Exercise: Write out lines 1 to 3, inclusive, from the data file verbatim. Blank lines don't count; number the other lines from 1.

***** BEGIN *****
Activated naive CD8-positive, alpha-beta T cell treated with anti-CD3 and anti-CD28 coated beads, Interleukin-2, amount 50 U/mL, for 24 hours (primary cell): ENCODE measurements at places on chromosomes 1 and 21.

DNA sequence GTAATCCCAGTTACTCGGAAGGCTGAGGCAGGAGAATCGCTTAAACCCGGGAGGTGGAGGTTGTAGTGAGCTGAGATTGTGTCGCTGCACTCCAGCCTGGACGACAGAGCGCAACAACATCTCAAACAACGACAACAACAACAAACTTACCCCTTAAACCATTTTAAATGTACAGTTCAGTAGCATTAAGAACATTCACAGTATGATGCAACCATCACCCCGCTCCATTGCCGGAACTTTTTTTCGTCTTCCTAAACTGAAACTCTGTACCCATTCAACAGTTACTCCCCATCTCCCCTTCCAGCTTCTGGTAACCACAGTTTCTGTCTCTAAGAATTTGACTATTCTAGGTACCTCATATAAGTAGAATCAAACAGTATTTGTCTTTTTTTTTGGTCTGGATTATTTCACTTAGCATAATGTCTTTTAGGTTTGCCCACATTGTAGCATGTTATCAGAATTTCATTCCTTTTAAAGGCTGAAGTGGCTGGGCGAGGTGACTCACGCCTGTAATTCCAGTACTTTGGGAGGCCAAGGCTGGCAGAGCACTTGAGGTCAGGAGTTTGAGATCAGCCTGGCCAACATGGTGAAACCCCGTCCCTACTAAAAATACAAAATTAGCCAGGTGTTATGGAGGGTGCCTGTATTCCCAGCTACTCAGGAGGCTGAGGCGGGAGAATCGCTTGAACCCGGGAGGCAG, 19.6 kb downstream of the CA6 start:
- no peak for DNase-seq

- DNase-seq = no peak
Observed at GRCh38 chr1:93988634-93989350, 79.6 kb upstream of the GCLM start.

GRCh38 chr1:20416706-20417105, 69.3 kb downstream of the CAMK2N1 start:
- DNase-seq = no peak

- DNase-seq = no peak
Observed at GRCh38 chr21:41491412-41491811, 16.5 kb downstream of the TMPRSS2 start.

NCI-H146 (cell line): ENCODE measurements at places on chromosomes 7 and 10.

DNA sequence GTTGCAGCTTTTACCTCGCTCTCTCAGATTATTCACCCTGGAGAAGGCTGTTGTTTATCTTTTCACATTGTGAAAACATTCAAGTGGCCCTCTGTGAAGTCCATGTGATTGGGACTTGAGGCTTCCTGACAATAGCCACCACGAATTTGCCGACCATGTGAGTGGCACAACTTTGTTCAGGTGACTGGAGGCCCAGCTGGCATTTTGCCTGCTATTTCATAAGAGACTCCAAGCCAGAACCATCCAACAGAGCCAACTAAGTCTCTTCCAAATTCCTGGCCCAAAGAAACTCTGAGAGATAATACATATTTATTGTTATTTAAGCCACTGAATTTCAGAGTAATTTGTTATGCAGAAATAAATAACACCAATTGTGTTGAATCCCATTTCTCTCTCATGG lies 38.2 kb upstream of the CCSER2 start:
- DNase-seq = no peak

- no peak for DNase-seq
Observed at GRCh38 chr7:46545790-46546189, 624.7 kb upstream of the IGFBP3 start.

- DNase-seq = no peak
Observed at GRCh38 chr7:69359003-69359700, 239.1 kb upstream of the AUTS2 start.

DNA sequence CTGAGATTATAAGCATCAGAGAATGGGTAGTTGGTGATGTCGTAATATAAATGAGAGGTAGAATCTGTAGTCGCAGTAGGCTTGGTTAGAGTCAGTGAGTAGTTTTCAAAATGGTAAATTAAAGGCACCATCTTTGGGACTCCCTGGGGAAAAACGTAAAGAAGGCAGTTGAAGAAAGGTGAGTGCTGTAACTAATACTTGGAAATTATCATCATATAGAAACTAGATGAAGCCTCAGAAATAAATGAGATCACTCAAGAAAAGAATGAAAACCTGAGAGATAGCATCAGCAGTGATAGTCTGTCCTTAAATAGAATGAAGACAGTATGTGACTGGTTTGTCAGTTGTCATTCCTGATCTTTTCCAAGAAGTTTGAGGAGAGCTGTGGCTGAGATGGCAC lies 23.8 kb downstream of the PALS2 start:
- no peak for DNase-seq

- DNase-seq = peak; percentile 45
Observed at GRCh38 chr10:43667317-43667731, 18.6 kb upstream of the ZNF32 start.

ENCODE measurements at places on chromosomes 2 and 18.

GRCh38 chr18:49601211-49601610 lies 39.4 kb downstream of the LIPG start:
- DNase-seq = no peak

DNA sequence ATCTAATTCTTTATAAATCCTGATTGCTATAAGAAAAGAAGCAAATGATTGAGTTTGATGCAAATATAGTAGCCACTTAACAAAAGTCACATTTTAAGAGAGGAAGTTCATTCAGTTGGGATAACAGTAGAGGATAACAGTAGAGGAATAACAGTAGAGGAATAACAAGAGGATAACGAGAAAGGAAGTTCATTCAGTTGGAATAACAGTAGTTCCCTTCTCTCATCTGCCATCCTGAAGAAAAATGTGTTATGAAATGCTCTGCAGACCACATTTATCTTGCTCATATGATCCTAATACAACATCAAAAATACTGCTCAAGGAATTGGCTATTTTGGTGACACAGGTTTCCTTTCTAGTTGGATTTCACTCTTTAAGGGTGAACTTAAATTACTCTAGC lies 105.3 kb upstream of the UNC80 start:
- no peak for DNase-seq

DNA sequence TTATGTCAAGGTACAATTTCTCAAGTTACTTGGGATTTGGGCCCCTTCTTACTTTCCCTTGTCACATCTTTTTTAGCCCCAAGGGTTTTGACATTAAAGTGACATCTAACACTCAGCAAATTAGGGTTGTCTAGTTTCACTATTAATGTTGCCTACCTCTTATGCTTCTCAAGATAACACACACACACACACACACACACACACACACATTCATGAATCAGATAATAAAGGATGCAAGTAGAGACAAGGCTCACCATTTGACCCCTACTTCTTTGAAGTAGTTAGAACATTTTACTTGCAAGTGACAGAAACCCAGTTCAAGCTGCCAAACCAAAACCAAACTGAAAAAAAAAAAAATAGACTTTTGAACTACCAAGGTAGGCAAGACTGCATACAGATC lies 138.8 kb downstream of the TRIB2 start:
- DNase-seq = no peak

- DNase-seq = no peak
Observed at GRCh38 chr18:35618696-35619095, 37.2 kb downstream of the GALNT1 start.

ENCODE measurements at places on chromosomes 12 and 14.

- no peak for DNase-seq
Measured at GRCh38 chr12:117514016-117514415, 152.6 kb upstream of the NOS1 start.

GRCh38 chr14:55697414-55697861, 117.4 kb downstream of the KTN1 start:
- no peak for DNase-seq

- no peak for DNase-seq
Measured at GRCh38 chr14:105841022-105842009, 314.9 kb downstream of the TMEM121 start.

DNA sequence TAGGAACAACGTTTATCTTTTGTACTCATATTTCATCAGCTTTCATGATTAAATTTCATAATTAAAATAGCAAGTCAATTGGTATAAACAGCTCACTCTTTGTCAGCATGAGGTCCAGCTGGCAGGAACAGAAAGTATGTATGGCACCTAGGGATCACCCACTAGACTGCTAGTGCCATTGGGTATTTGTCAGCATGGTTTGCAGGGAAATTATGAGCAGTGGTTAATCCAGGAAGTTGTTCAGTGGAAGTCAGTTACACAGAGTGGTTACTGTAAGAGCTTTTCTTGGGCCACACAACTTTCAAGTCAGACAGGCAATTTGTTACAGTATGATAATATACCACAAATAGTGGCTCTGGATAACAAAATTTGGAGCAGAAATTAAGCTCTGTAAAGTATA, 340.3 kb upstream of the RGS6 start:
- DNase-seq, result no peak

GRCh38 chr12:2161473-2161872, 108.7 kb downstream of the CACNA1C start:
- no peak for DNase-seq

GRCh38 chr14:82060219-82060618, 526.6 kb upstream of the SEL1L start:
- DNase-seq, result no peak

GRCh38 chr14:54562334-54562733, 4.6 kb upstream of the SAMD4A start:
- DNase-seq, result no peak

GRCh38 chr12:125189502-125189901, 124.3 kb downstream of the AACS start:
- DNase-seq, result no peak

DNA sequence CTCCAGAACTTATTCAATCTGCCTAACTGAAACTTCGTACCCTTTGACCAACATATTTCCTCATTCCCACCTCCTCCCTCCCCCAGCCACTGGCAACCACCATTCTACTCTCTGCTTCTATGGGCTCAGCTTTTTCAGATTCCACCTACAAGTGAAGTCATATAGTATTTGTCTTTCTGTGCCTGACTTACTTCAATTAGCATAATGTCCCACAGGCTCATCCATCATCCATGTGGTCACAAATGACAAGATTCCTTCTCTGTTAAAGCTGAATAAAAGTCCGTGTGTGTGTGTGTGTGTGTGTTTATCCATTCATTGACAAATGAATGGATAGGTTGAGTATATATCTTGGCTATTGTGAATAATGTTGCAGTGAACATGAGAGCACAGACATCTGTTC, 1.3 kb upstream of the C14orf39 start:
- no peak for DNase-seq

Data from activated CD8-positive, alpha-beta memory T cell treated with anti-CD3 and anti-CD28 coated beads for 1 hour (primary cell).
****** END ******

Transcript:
Activated naive CD8-positive, alpha-beta T cell treated with anti-CD3 and anti-CD28 coated beads, Interleukin-2, amount 50 U/mL, for 24 hours (primary cell): ENCODE measurements at places on chromosomes 1 and 21.

DNA sequence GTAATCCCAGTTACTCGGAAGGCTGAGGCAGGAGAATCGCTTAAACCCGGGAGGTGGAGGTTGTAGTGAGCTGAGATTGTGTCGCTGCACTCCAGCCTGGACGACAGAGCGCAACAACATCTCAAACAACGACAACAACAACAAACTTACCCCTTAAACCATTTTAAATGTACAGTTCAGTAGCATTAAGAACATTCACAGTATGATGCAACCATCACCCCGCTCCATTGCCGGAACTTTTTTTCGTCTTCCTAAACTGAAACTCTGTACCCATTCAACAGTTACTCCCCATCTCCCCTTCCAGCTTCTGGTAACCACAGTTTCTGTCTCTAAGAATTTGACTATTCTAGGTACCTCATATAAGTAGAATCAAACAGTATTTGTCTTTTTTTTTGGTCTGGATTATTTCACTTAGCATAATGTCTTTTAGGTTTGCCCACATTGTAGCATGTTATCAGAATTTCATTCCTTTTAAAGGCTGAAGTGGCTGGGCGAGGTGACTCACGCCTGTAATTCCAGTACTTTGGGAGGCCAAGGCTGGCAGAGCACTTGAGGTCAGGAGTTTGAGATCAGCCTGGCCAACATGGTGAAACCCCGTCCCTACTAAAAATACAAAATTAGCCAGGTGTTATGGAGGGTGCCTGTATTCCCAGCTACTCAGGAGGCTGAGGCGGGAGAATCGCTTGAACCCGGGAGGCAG, 19.6 kb downstream of the CA6 start:
- no peak for DNase-seq